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Daily Archives: August 8, 2008

Tales from Inside the Trunk

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Amrita had a dress like this. When she grew up, she made her mother use it as a mop. Amrita wishes she also had shoes like that. She'd have kept them. 😦

Every so often in our house, we have to force my mother to go through all her old stuff and throw some of it away. It’s not that she’s a packrat exactly – it’s just that given a choice, she’d rather keep something than throw it. The trick, therefore, is to not give her a choice.

Afterwards, she’ll sulk for weeks and has been known to bitterly reminisce about some faded, forty-year old saree that would have been absolutely perfect for an upcoming occasion if only her dastardly, cruel family hadn’t nagged her into giving it away.

“I bought in Bangalore before your father and I got married. Your Auntie S took me and Auntie J to her favorite shop and we were paying the bill when my eye fell on it and I knew I had to have it! It was so beautiful! Look at it!”

“But Ma,” I protest. “It’s so old, the silk tears if you simply stare at it too long.”

“Burn it,” my father mutters from the next room.

“That is not the point,” she says with dignity. “The point is they don’t make sarees like this anymore. Feel that weight? See that sheen? Look at that zari work.”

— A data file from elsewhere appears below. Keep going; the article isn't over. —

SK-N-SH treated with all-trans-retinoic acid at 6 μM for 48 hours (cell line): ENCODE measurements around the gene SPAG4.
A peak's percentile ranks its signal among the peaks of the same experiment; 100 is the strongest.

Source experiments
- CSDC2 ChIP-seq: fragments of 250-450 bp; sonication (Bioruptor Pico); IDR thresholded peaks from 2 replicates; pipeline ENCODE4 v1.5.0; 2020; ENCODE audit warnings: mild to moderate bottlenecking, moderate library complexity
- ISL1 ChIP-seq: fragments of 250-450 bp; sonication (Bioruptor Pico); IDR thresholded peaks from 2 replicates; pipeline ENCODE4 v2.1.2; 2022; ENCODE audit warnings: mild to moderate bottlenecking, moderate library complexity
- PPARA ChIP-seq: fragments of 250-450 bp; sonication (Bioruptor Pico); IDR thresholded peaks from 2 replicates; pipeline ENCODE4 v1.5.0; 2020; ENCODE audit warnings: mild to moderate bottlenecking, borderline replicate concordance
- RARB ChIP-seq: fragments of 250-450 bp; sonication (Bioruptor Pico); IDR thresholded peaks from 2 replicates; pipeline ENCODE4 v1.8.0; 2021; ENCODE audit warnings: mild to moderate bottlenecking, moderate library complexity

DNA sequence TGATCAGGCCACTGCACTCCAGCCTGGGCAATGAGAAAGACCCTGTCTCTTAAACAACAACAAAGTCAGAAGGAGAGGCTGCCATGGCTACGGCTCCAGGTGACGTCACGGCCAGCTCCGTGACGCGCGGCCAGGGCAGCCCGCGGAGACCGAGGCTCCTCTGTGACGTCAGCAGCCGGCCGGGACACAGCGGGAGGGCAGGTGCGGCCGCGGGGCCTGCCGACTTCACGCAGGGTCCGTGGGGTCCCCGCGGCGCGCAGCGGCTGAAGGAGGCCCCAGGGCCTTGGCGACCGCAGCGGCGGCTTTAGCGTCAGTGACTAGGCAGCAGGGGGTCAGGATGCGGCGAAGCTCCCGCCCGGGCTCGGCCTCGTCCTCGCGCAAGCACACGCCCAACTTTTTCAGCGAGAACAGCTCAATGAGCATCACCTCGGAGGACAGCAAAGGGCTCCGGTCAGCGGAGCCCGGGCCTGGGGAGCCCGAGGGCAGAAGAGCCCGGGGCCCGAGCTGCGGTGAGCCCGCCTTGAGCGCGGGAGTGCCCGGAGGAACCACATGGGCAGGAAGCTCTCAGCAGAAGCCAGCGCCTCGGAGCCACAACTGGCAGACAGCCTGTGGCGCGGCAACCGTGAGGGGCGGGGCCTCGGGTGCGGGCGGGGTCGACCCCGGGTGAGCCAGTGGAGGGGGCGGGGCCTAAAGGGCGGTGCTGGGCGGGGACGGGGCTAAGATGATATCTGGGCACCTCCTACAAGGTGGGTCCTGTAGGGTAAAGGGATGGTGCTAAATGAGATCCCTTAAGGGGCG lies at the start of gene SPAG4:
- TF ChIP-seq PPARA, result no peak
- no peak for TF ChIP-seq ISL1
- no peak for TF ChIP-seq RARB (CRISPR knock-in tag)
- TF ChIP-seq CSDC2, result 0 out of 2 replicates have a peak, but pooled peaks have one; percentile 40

“It’s very pretty.” I stare at the pallu, which is falling apart.

“It’s beautiful. You don’t know anything!”

And sometimes, I really don’t. There is this bright, canary yellow Kancheepuram saree, for example, that my grandfather bought for her when she’d just graduated high school – she’s been trying to guilt me into wearing it for years. I wore it once, out of the goodness of my heart, and felt like a giant sunflower all day. It was the first time I’d ever worn a saree and it took me three years to get over the trauma of that outing. I think her continued insistence that it is a family heirloom indicates that she means it as a mark of her affection for her father and a desire to share some of her history with me, but sometimes I wonder if it’s punishment for some crime I don’t remember committing.

“It does wonders for your complexion,” she assures me.

“Then how come all I see is a big yellow ball when I look in the mirror?” I ask, tugging at the stiff silk as it insists on standing around me rather than draping on my body. “An ugly, misshapen ball with a giant butt.”

“Because you’re a stupid child,” she says in disgust.

“Burn it,” my father mutters from the next room.

Hmmm. But in all fairness there are things that make me go “awwww” when she pulls it out from some trunk she keeps hidden under some bed, away from our critical eyes.

“Look at this,” she said one day, pulling out a tiny, teeny frock.

There is a picture of me at age three, my face beaming with delight as one of my aunts holds me in her arms while her husband looks on. I’ve got the last remnants of my baby ringlets curling about my head, my milk teeth shining brightly, and chubby hands stretched out to whoever was taking the picture. I have on a lime green frock with a white bib and smocking on the front. She’s saved it all these years. I notice that the whole thing measures about 12 inches from shoulder to hem. It is absolutely darling and I wouldn’t remember wearing it at all if that photograph hadn’t created a false memory of it.

“How did you fit into that?” she marveled, looking up at me as I towered over her.

I smiled and looked back at her, wondering how I ever fit into her.

“Burn it,” my father mutters from the next room.

 
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Posted by on August 8, 2008 in Personal